Ten ISPs including BT, O2 and Talktalk backed the agreement promising not to restrict or block content unless there was a reason to deploy "reasonable traffic management practices".
But Virgin Media said the principles set out were too vague while Vodafone said the code was "impractical".
Everything Everywhere also opted out.
The Open Internet Code of Practice builds on an earlier traffic management agreement - which the three hold-outs did agree to - adding three new commitments:
ISPs promise open and full access to the net across their range of products.
Firms cannot market a subscription package as including "internet access" if certain kinds of legal content or services are barred.
Members must not target and degrade content or applications offered by a specific rival.
Exceptions to the rule include sites or services blocked by a court order; the need to manage congestion on the network if too many people are using data-hungry services at once; the imposition of data caps that are part of a user's contract; and the use of parental blocks deployed to keep children safe. More...
The effort includes secretive projects to create independent cellphone networks inside foreign countries, as well as one operation out of a spy novel in a fifth-floor shop on L Street in Washington, where a group of young entrepreneurs who look as if they could be in a garage band are fitting deceptively innocent-looking hardware into a prototype “Internet in a suitcase.”
Financed with a $2 million State Department grant, the suitcase could be secreted across a border and quickly set up to allow wireless communication over a wide area with a link to the global Internet.
The American effort, revealed in dozens of interviews, planning documents and classified diplomatic cables obtained by The New York Times, ranges in scale, cost and sophistication.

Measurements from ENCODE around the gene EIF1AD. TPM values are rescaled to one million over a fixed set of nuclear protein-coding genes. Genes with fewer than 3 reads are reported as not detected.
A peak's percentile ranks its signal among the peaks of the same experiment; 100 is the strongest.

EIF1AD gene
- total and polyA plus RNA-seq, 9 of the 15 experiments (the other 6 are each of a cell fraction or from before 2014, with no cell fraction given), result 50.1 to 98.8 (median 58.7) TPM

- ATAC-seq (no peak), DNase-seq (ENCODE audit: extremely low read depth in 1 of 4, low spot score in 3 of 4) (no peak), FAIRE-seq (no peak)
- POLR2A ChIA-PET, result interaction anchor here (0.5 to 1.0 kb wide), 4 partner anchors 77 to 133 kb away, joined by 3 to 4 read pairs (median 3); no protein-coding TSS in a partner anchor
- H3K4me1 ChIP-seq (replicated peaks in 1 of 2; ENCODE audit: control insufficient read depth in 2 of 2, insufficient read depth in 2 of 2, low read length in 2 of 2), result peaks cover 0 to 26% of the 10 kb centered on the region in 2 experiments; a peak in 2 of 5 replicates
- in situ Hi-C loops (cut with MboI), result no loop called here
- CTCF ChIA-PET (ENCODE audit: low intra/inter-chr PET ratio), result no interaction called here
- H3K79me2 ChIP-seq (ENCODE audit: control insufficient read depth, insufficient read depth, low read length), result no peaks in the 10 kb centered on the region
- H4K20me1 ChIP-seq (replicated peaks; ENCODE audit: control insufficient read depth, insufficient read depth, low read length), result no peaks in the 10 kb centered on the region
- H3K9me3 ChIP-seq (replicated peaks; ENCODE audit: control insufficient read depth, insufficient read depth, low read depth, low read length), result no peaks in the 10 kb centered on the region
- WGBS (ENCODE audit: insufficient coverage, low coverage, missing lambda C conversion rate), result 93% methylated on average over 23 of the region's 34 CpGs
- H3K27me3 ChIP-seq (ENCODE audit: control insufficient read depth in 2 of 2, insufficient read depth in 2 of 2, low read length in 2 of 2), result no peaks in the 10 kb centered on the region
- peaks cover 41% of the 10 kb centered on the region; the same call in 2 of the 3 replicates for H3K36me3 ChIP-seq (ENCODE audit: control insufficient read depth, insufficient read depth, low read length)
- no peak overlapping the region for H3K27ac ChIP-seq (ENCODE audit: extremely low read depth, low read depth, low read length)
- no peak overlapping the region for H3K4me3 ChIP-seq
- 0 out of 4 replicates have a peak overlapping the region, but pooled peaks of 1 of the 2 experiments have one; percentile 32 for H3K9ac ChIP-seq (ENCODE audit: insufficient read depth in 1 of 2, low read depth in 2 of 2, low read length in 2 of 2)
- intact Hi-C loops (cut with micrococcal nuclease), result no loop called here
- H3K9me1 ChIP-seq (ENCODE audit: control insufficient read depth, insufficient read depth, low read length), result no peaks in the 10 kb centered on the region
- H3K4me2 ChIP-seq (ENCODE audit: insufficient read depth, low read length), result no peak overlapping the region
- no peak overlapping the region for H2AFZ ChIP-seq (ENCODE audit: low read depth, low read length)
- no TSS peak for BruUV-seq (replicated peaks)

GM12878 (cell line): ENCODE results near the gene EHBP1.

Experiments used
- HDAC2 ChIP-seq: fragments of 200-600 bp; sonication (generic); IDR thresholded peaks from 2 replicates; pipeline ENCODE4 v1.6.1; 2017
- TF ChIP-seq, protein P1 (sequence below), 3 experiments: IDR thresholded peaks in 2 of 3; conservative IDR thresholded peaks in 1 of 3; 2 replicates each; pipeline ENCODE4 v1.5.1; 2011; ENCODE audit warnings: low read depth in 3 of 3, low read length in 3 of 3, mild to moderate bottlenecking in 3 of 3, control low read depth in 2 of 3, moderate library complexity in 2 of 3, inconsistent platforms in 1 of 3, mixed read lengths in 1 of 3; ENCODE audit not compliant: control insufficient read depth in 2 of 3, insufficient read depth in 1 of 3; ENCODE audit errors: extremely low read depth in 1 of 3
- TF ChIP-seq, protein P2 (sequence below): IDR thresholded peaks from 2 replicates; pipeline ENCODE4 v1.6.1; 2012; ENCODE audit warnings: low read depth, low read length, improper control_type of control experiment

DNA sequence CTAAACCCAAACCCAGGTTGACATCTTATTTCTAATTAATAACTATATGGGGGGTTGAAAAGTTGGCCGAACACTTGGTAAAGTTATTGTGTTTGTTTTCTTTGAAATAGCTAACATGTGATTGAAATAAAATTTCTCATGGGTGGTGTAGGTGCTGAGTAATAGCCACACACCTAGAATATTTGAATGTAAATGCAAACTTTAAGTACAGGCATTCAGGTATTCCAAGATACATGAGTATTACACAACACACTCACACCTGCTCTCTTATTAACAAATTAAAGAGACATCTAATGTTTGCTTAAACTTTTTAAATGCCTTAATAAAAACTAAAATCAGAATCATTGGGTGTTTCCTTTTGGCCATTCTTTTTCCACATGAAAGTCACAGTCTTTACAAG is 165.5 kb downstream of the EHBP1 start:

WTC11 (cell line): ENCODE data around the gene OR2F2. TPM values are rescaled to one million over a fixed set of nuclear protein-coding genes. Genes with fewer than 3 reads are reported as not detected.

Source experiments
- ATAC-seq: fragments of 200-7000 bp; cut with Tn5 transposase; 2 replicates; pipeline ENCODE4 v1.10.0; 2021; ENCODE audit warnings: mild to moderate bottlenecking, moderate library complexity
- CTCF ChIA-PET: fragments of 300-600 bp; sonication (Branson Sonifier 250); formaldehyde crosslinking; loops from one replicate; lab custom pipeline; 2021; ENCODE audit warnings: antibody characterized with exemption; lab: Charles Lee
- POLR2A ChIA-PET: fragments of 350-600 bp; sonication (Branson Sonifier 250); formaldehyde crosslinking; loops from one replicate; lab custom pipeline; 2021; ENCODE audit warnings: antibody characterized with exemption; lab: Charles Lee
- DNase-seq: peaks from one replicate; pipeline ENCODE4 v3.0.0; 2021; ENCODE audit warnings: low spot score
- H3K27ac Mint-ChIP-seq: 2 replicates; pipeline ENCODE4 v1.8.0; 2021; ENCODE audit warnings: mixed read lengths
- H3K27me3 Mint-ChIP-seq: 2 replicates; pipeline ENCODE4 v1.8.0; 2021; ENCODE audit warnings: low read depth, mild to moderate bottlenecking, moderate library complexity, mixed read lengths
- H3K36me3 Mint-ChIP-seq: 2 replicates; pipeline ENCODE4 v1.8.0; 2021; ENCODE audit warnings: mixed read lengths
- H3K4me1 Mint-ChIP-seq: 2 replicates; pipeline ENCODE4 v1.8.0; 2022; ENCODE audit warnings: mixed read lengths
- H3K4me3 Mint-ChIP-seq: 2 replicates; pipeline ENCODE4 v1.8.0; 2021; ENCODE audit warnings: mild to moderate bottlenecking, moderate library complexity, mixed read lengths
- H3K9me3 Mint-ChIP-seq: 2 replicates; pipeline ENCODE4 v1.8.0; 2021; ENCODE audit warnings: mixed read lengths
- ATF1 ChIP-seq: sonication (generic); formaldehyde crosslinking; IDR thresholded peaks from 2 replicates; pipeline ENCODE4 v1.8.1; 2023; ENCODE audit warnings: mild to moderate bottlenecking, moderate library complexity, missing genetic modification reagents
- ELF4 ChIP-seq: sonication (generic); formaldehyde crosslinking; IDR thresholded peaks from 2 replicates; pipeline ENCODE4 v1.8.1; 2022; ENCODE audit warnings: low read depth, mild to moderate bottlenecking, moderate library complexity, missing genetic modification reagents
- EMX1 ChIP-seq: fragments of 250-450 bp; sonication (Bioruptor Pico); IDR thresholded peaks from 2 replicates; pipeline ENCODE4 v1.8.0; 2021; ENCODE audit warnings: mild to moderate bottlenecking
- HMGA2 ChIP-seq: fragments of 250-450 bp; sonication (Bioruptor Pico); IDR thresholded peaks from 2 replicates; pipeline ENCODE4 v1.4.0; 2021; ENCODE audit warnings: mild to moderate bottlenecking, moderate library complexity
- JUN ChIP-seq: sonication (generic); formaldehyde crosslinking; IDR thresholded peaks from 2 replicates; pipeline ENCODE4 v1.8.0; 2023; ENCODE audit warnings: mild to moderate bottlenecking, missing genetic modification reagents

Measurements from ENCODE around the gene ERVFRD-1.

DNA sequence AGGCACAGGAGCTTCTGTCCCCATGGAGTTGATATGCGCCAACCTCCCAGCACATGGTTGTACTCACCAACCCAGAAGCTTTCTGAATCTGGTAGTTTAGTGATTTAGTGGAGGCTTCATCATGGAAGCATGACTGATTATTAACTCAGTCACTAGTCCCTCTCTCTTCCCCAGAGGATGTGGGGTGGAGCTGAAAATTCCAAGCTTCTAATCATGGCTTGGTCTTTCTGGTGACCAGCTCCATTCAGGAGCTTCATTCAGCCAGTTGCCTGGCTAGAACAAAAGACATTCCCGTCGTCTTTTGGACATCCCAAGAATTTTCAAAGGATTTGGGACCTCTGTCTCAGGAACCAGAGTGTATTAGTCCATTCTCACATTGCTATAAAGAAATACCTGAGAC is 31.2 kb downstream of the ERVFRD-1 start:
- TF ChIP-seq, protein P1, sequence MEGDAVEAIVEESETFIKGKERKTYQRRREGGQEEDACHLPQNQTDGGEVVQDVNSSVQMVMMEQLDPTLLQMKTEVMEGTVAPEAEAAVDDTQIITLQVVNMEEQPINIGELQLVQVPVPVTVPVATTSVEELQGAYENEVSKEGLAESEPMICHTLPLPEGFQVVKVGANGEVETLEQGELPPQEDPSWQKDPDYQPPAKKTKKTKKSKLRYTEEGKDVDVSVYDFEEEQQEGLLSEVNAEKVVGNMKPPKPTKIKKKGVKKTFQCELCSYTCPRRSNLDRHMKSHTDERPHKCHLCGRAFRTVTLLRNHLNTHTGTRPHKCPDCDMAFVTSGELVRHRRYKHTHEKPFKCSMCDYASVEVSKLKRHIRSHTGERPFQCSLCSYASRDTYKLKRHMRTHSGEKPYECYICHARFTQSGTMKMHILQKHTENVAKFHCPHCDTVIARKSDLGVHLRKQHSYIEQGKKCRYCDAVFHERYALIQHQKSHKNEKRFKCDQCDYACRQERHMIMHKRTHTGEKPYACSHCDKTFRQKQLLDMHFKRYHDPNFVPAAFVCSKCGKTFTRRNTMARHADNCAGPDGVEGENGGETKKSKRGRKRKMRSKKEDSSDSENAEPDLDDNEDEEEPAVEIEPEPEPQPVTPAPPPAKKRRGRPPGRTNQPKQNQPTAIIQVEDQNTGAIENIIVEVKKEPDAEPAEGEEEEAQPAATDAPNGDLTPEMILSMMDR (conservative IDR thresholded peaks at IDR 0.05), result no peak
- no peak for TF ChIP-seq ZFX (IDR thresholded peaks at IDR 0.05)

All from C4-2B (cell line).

Some projects involve technology that the United States is developing; others pull together tools that have already been created by hackers in a so-called liberation-technology movement sweeping the globe.
The State Department, for example, is financing the creation of stealth wireless networks that would enable activists to communicate outside the reach of governments in countries like Iran, Syria and Libya, according to participants in the projects. More...
The agency voted 3-2 with Democrats approving and Republicans dissenting to require large wireless carriers to strike commercial agreements with smaller carriers. Such agreements are voluntary now.
The rule extends to data traffic the network-sharing arrangements that already are mandatory for voice calls. The measure was opposed by Verizon, the largest U.S. wireless provider, and Dallas-based AT&T, which would vault to No. 1 if it completes its proposed $39 billion purchase of Deutsche Telekom AG (DTE)’s T-Mobile USA Inc.
“Roaming deals are simply not being widely offered” and the requirement will spur investment and promote competition, said Julius Genachowski, the agency’s chairman.
“The commission simply does not have the legal authority” to adopt today’s rules, said Robert McDowell, a Republican commissioner who voted against the measure. More...
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